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Teens take aim at college partying Amherst middle schoolers try to influence their elders

  • Amherst Regional Middle School science club seventh graders Vincent Rotello and Jessica Marasco talk about the making of the club's campaign "We Live Here Too" during a visit by University of Massachusetts police officer Tom O'Donnell on Tuesday.<br/>KEVIN GUTTING

    Amherst Regional Middle School science club seventh graders Vincent Rotello and Jessica Marasco talk about the making of the club's campaign "We Live Here Too" during a visit by University of Massachusetts police officer Tom O'Donnell on Tuesday.
    KEVIN GUTTING Purchase photo reprints »

  • University of Massachusetts police officer Tom O'Donnell, right, watches a short video, part of Amherst Regional Middle School science club's project "We Live Here Too" during a visit to the club's weekly meeting on Tuesday. Joining him are eighth graders Benjamin Siege, left, and Malcolm Reyes and advisor Jennifer Welborn.<br/>KEVIN GUTTING

    University of Massachusetts police officer Tom O'Donnell, right, watches a short video, part of Amherst Regional Middle School science club's project "We Live Here Too" during a visit to the club's weekly meeting on Tuesday. Joining him are eighth graders Benjamin Siege, left, and Malcolm Reyes and advisor Jennifer Welborn.
    KEVIN GUTTING Purchase photo reprints »

  • These are two of several posters created by Amherst Regional Middle School students and used by the school's science club in its campaign "We Live Here Too".<br/>KEVIN GUTTING

    These are two of several posters created by Amherst Regional Middle School students and used by the school's science club in its campaign "We Live Here Too".
    KEVIN GUTTING Purchase photo reprints »

  • Amherst Regional Middle School science club advisor Jennifer Welborn, right, listens to a presentation by the club for visiting University of Massachusetts police officer Tom O'Donnell about their project "We Live Here Too" on Tuesday. These "table tent" cards are one way the club is getting out its message about college student drinking and disruption. The illustration shows an injured child, with bicycle, saying "Hey, what about me!!" while the dispatch radio on a passing ambulance blares "There's a drunk man on campus."<br/>KEVIN GUTTING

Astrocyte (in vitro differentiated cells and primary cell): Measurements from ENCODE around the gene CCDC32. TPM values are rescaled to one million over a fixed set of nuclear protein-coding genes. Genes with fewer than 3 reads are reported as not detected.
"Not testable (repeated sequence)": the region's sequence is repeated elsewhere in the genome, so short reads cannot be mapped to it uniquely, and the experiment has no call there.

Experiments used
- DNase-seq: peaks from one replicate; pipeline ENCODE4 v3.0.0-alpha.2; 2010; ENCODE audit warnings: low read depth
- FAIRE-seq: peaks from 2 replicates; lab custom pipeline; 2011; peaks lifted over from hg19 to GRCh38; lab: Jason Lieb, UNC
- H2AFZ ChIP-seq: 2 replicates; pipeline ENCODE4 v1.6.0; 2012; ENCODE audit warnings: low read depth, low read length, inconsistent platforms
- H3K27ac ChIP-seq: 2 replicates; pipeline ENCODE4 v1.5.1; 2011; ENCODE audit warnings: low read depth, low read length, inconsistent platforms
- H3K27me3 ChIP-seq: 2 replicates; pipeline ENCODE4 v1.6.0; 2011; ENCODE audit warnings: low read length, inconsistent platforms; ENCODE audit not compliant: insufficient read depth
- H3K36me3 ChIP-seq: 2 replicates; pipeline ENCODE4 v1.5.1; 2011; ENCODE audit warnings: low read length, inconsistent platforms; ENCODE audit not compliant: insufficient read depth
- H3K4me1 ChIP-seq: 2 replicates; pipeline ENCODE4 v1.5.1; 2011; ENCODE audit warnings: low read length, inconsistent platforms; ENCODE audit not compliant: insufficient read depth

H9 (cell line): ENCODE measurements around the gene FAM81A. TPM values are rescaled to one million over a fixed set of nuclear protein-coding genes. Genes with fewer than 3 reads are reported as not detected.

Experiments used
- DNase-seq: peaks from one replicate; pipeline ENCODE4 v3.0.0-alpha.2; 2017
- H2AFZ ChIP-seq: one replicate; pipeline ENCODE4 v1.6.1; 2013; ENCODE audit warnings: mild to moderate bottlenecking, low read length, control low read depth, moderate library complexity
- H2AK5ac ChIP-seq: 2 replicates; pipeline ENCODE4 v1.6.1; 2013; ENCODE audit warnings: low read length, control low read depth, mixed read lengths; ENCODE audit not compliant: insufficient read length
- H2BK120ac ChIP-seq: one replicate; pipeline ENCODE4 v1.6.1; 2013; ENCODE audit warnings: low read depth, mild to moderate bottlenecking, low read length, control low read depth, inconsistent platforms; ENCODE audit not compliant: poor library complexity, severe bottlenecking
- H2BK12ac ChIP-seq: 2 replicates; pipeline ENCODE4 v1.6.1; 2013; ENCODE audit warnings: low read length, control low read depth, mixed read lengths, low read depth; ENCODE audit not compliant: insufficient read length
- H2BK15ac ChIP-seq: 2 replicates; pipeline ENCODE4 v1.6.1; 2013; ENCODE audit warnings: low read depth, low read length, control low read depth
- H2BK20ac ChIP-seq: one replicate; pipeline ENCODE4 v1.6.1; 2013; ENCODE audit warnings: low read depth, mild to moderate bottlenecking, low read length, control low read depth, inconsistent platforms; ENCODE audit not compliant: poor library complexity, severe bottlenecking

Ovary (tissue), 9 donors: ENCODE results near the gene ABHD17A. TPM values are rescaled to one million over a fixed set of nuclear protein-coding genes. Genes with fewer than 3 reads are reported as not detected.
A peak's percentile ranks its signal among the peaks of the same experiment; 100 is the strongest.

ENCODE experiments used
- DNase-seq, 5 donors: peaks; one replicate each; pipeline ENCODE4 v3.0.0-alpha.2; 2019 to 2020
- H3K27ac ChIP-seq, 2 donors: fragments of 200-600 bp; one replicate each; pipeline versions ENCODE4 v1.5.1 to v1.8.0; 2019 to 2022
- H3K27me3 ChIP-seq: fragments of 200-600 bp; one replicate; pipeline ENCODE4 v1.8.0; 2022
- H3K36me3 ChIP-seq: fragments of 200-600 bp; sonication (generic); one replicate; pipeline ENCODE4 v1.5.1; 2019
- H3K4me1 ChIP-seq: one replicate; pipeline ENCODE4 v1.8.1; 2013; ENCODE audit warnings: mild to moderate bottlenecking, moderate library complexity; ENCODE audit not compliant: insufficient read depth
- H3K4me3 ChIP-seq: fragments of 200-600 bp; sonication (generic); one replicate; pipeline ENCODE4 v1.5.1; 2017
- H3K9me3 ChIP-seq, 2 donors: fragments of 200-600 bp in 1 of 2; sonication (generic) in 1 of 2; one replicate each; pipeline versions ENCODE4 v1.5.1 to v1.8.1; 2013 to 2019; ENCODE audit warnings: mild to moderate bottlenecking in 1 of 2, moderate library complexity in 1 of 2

Amherst Regional Middle School science club advisor Jennifer Welborn, right, listens to a presentation by the club for visiting University of Massachusetts police officer Tom O'Donnell about their project "We Live Here Too" on Tuesday. These "table tent" cards are one way the club is getting out its message about college student drinking and disruption. The illustration shows an injured child, with bicycle, saying "Hey, what about me!!" while the dispatch radio on a passing ambulance blares "There's a drunk man on campus."
    KEVIN GUTTING Purchase photo reprints »

  • Amherst Regional Middle School science club advisor Jennifer Welborn, right, listens to a presentation by the club for visiting University of Massachusetts police officer Tom O'Donnell about their project "We Live Here Too" on Tuesday. These "table tent" cards are one way the club is getting out its message about college student drinking and disruption.<br/>KEVIN GUTTING